There is technology that can detect thoughts that  might, or will, lead to a crime.

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Is it ethically responsible to hold people in detention for crimes they are going to commit in the future?

Normally, you will be sentenced to prison for a crime you committed in the past. The punishment is a reaction to your crime. If you’d commit murder, you would be in prison for 30 years or so, maybe for the rest of your life. We see this as a normal thing, but were you accountable for what you did? Probably so, unless you have a mental disorder. It is very hard to draw the line between those two. Doesn’t everyone who commits murder have a mental disorder? The real question is whether someone will commit murder again. If you have a mental disorder you aren’t expected to. You’re just a case of chance.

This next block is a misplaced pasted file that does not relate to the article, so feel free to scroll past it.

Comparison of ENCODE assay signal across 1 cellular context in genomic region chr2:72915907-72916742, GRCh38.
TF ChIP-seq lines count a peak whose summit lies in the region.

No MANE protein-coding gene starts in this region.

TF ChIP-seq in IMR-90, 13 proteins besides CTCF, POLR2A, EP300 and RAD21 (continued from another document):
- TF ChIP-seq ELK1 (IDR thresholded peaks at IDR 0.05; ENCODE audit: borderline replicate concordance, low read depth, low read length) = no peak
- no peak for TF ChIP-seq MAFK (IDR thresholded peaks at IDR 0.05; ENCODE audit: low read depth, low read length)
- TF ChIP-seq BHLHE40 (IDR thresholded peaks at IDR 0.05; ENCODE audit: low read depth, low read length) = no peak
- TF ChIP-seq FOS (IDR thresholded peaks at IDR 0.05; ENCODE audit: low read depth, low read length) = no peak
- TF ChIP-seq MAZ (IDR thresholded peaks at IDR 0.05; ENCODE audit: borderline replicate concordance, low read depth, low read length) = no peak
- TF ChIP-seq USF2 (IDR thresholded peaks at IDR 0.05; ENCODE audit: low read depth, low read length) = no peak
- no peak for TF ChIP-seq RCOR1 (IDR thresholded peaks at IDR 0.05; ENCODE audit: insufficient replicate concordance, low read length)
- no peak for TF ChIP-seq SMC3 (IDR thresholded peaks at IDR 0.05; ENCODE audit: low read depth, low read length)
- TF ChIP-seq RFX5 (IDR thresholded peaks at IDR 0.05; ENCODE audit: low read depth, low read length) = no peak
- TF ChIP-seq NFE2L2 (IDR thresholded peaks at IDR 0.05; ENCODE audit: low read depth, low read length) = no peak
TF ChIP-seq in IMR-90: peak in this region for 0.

But if you’re not a case of chance, and you have been in prison for 29 years, with one year left, are you at that moment still accountable for what you did 29 years ago? How long does a punishment have to last? The worse the crime, the longer the imprisonment. But do those 30 years re-awake the dead person? Do they take away the guilt?

In the Netherlands the police is punishing people for crimes they committed, 4 years ago. People who uploaded videos of illegal sets of fireworks a few years ago are being held accountable for it now. Is this not a strange way of punishing, when people don’t even remember the video existing on YouTube?

What if you’re sentenced for a crime you are going to commit in the future? In the movie Minority Report gifted humans predict that John, the main character, will commit murder in 36 hours. John doesn’t even know the victim at that moment, but he is sentenced for murder. If pre-crime detection were possible in our world, would we use it? Are you accountable for a murder you are going to commit, without yourself knowing yet? We’d say it’s impossible to prove a future crime, but what if the government says the pre-crime detection is certainly right?

Indefinite Detention for Future Crime